Interfaces are transforming, metrics are increasingly turning on consumer experience and trust, and the rise of privacy regulation (and the laws that will define it) are paramount on every marketer’s agenda.
There’s a lot to learn from listening to others, and the IAB Tech Lab is at the forefront of bringing together marketing experts worth our attention. That was certainly the case in November at Innovation Day in New York City. IAB presented thought leaders and industry insiders for an in-depth look at the state of technology, data, privacy, and the swiftly moving changes that are affecting all of us.
From advertisers to marketers, publishers, and the consumers that our industry serves, the following roundup captures critical moments from this month’s IAB Tech Lab Innovation Day. It very much shows where we are, together, at this moment: interfaces are transforming, metrics are increasingly turning on consumer experience and trust, and the rise of privacy regulation (and the laws that will define it) are paramount on every marketer’s agenda.
Future-Proofing for Change
The experts at the Tech Lab event are looking at a future full of uncertainties — which is the nature of this industry, of course, when it comes to media, publishing, marketing, and ads — but one thing is sure: technology is altering audience interactions at a fundamental level.
As Brad Berens, principal at Big Digital Idea Consulting, put it, “We’re not seeing just media fragmentation, we’re seeing media pulverization.”
That is, in a world where channels become increasingly hyper-focused and ultra-specific, and new forms of sending, receiving — and marketing — content replaces old ways of thinking about digital experiences, Berens is asking a useful question: are brands and organizations doing enough to stay ahead of the tides of change; are we working quickly enough to remain future-proof?
What if voice becomes a primary interface, for example? What stays and what goes away for advertisers and marketers? Digital assistants may reduce brands’ visual inventory and, in some ways, change consumer perceptions about brand value. The effect would be to move audience-reach and relationship-building opportunities from the brand, which has historically controlled its destiny via smart marketing spend and relevant creative, to the domain of algorithms. That’s the kind of disruption Berens is thinking about, and we should be too.
Measuring Trust Requires a Long-Game Approach
Another argument for thinking about marketing and the brand–consumer relationship in terms of future transformation came from Bob Perkins, chief operating officer at BritePool.
In his look at measuring consumer trust and how metrics are changing due to the influence of social media and other two-way channels within the modern marketplace, the takeaway was, think long-term.
At the core of his advice, he said that when brands measure trust they must pick a tool — a metric —and stick with it. That is, trust metrics require attention to the longitudinal. It takes a consistent tool applied to audiences and relationships over time to glean meaningful data and insights.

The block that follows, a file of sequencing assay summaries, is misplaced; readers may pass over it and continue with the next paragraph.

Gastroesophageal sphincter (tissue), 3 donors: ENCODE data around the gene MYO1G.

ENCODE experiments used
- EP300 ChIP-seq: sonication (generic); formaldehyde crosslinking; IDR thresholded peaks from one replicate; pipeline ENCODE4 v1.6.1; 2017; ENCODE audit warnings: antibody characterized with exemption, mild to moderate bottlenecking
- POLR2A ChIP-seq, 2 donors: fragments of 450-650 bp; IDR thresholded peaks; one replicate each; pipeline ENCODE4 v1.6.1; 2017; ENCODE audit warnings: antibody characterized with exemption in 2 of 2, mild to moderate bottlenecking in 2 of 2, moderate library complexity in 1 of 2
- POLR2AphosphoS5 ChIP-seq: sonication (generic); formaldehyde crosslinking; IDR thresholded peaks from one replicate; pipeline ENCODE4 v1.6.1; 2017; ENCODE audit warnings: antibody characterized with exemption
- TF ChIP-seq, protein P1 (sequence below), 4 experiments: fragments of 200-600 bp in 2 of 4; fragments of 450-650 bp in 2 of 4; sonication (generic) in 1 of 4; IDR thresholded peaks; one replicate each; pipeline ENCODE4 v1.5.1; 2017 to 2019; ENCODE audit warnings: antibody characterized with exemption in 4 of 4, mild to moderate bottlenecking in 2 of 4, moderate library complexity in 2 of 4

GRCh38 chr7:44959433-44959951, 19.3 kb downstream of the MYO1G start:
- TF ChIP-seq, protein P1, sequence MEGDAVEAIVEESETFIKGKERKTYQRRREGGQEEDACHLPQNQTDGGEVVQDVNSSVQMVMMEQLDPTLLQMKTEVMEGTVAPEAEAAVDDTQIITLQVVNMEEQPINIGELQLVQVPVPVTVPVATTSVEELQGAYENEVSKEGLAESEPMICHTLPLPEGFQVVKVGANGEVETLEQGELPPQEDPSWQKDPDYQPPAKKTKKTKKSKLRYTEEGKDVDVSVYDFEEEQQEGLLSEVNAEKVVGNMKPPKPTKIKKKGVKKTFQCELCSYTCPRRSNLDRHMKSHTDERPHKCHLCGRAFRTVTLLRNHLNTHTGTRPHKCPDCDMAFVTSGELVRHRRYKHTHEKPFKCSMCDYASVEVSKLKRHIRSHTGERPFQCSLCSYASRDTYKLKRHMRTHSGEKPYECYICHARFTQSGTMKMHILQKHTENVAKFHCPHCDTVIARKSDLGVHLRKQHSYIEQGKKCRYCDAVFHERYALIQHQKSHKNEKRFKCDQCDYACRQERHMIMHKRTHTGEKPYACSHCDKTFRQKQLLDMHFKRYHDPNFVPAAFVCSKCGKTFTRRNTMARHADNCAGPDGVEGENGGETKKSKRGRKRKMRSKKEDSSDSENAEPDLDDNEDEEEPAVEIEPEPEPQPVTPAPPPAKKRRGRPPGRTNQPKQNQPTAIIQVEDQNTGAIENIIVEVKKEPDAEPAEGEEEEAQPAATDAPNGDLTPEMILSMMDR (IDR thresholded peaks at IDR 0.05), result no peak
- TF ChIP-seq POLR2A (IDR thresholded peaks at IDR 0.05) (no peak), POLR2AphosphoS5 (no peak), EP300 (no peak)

Perkins is correct on this point, and not only do his words ring true, but they’re also applicable beyond the realm of just measuring trust. As recent reports tell us, for example, in our rush to do just about everything in the digital marketing space, we’re asking for analyzable metrics before we even give campaigns and tactics time to develop. For metrics to mean something, they have to represent more than just a snapshot — IAB Tech Lab’s expert check-in reminds us all that the goal is to develop the big picture. Simply slowing down and letting the data develop — it is a strategy that can drive better insights and more successful next steps for marketers.
Focus on CCPA
As we all know, at midnight on December 31, 2019, the California Consumer Privacy Act kicks in, and every stakeholder in every corner of the marketing industry is on the line for the sweeping transformation to come.
This fact was very clearly the focus for representatives of agencies and data partners at IAB Tech Lab’s event. “We have to be proactive, to provide solutions before brands ask and it’s last minute,” said Maggie Zhang, executive vice president of Video Research & Insights at Dentsu Aegis.
Right she is, and what’s more, we must take a proactive approach to the whole CCPA landscape and what it means going forward. When it comes to compliance, one federal law is what we need. It seems the case increasingly that the CCPA will be the template for that law — Microsoft announced it was going to treat it that way, this week, in fact — and so we all must pay attention to this change as much more than just a local regulatory shift.
The bottom line is, for organizations transacting with consumers in the digital space, having to comply with 50 distinct data privacy laws will only amount to a logistical nightmare in the United States, crippling efficient operational processes and causing the user experience to suffer. It would be a marketplace in which only the wealthiest players will prosper. The costs of compliance would further favor duopoly and triopoly systems, and these are the behemoth data sellers that raise our most significant data concerns in the first place. And so, Zhang is correct: being proactive is the only route to take. (For more about my stance on federal regulations, read this piece, published earlier this year at Forbes.)
The IAB Tech Lab is providing a critical resource for all players in the digital marketing space. Kudos to its organizers for another successful event, and, all of us, let’s keep talking to each other — and listening — about the evolving technological marketplace in which we’re all racing to keep up.
Julie Bernard is CMO at Verve.
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